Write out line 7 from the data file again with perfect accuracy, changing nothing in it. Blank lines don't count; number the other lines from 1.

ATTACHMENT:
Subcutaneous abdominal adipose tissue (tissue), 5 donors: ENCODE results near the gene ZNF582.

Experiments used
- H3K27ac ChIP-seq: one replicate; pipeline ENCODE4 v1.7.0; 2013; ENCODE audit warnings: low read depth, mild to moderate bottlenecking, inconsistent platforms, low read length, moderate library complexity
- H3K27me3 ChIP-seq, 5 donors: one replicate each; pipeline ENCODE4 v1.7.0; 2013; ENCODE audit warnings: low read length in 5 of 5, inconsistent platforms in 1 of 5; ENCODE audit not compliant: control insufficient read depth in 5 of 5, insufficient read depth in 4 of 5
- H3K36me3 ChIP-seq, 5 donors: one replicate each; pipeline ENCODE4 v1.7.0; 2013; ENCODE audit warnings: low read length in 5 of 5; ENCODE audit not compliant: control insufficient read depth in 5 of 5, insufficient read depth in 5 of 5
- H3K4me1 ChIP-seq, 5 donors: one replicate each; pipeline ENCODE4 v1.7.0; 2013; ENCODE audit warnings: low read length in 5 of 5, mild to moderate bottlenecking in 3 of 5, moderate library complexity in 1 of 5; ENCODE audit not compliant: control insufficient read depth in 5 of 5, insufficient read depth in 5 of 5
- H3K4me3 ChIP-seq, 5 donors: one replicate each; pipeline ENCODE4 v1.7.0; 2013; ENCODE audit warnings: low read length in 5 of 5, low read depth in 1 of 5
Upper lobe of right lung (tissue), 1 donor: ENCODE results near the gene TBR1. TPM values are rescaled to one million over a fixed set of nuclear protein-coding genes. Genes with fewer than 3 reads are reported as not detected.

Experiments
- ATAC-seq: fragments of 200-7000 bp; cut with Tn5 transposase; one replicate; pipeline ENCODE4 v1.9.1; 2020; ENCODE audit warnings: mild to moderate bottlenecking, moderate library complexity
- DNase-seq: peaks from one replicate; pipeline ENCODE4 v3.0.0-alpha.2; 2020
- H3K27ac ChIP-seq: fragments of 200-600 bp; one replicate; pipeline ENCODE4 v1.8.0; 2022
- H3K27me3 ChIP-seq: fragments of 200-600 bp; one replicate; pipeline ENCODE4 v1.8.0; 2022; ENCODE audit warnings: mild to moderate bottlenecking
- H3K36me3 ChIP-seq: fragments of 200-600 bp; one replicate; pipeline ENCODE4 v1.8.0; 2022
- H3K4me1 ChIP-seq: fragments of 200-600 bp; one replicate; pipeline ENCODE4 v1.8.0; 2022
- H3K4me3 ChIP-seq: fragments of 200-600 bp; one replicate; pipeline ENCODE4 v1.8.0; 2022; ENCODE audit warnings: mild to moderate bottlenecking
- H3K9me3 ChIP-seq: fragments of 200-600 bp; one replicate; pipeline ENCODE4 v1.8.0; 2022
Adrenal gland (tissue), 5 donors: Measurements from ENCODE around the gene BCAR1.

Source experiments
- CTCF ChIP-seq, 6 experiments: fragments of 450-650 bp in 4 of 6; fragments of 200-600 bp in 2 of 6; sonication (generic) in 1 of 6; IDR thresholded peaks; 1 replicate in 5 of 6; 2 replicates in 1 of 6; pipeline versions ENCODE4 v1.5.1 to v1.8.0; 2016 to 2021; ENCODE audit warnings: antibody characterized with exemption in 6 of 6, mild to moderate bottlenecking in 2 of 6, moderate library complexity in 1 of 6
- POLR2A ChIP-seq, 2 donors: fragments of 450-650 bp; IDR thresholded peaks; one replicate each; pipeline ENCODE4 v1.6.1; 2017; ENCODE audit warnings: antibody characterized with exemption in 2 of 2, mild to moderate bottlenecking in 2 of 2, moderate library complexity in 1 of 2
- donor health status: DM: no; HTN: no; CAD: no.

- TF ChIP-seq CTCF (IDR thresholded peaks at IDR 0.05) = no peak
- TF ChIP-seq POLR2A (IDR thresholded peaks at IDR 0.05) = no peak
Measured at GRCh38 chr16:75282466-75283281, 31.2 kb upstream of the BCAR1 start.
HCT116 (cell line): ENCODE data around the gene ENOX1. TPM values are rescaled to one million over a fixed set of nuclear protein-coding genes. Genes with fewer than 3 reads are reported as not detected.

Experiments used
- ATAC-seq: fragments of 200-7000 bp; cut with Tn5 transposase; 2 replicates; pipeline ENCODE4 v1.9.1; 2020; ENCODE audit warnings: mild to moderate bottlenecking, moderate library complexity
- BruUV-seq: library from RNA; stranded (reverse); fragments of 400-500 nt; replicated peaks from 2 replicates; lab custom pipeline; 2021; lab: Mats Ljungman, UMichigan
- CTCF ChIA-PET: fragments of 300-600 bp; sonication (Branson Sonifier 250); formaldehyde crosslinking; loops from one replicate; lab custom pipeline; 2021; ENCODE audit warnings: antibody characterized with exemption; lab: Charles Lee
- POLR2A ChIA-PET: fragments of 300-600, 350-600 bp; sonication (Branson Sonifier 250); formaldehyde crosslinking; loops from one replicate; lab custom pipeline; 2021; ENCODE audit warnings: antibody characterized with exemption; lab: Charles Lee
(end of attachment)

- H3K4me3 ChIP-seq, 5 donors: one replicate each; pipeline ENCODE4 v1.7.0; 2013; ENCODE audit warnings: low read length in 5 of 5, low read depth in 1 of 5